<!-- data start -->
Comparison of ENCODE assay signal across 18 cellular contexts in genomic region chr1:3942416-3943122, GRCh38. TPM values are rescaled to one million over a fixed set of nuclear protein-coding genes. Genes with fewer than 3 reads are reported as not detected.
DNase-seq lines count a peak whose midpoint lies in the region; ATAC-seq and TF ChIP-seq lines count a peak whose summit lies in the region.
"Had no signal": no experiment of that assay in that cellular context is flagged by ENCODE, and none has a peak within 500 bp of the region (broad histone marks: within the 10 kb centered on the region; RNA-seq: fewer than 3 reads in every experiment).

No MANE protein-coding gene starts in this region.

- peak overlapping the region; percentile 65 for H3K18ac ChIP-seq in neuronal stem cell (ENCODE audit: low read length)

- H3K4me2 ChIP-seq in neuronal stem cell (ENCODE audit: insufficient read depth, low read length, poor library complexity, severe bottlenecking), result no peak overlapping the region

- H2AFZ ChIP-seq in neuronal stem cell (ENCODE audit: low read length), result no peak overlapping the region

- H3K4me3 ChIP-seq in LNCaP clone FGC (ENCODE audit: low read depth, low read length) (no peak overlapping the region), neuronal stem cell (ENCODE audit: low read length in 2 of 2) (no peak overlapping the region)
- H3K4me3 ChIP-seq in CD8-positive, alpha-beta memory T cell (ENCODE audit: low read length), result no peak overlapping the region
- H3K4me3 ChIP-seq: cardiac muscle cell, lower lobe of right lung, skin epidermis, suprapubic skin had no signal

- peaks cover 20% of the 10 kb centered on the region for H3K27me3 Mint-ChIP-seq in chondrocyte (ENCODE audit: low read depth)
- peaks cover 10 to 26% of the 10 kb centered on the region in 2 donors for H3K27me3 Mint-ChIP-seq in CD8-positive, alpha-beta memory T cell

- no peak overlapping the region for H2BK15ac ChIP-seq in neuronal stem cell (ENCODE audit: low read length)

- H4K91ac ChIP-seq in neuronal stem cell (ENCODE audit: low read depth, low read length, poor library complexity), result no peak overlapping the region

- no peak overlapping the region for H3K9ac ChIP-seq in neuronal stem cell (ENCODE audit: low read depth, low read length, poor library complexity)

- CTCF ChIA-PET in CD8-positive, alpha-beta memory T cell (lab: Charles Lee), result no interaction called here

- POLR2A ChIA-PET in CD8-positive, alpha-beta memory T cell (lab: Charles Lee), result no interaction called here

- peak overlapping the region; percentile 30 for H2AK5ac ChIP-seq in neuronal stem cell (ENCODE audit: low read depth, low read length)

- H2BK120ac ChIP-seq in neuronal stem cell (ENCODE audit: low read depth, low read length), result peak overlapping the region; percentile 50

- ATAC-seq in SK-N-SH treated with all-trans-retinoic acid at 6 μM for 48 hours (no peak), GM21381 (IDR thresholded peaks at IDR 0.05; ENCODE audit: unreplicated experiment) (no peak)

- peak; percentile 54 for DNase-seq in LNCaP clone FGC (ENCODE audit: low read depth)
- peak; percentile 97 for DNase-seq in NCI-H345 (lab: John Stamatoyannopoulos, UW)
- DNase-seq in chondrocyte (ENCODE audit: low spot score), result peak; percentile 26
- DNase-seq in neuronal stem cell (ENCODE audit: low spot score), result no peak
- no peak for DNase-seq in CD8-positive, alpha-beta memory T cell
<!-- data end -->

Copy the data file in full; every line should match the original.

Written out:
Comparison of ENCODE assay signal across 18 cellular contexts in genomic region chr1:3942416-3943122, GRCh38. TPM values are rescaled to one million over a fixed set of nuclear protein-coding genes. Genes with fewer than 3 reads are reported as not detected.
DNase-seq lines count a peak whose midpoint lies in the region; ATAC-seq and TF ChIP-seq lines count a peak whose summit lies in the region.
"Had no signal": no experiment of that assay in that cellular context is flagged by ENCODE, and none has a peak within 500 bp of the region (broad histone marks: within the 10 kb centered on the region; RNA-seq: fewer than 3 reads in every experiment).

No MANE protein-coding gene starts in this region.

- peak overlapping the region; percentile 65 for H3K18ac ChIP-seq in neuronal stem cell (ENCODE audit: low read length)

- H3K4me2 ChIP-seq in neuronal stem cell (ENCODE audit: insufficient read depth, low read length, poor library complexity, severe bottlenecking), result no peak overlapping the region

- H2AFZ ChIP-seq in neuronal stem cell (ENCODE audit: low read length), result no peak overlapping the region

- H3K4me3 ChIP-seq in LNCaP clone FGC (ENCODE audit: low read depth, low read length) (no peak overlapping the region), neuronal stem cell (ENCODE audit: low read length in 2 of 2) (no peak overlapping the region)
- H3K4me3 ChIP-seq in CD8-positive, alpha-beta memory T cell (ENCODE audit: low read length), result no peak overlapping the region
- H3K4me3 ChIP-seq: cardiac muscle cell, lower lobe of right lung, skin epidermis, suprapubic skin had no signal

- peaks cover 20% of the 10 kb centered on the region for H3K27me3 Mint-ChIP-seq in chondrocyte (ENCODE audit: low read depth)
- peaks cover 10 to 26% of the 10 kb centered on the region in 2 donors for H3K27me3 Mint-ChIP-seq in CD8-positive, alpha-beta memory T cell

- no peak overlapping the region for H2BK15ac ChIP-seq in neuronal stem cell (ENCODE audit: low read length)

- H4K91ac ChIP-seq in neuronal stem cell (ENCODE audit: low read depth, low read length, poor library complexity), result no peak overlapping the region

- no peak overlapping the region for H3K9ac ChIP-seq in neuronal stem cell (ENCODE audit: low read depth, low read length, poor library complexity)

- CTCF ChIA-PET in CD8-positive, alpha-beta memory T cell (lab: Charles Lee), result no interaction called here

- POLR2A ChIA-PET in CD8-positive, alpha-beta memory T cell (lab: Charles Lee), result no interaction called here

- peak overlapping the region; percentile 30 for H2AK5ac ChIP-seq in neuronal stem cell (ENCODE audit: low read depth, low read length)

- H2BK120ac ChIP-seq in neuronal stem cell (ENCODE audit: low read depth, low read length), result peak overlapping the region; percentile 50

- ATAC-seq in SK-N-SH treated with all-trans-retinoic acid at 6 μM for 48 hours (no peak), GM21381 (IDR thresholded peaks at IDR 0.05; ENCODE audit: unreplicated experiment) (no peak)

- peak; percentile 54 for DNase-seq in LNCaP clone FGC (ENCODE audit: low read depth)
- peak; percentile 97 for DNase-seq in NCI-H345 (lab: John Stamatoyannopoulos, UW)
- DNase-seq in chondrocyte (ENCODE audit: low spot score), result peak; percentile 26
- DNase-seq in neuronal stem cell (ENCODE audit: low spot score), result no peak
- no peak for DNase-seq in CD8-positive, alpha-beta memory T cell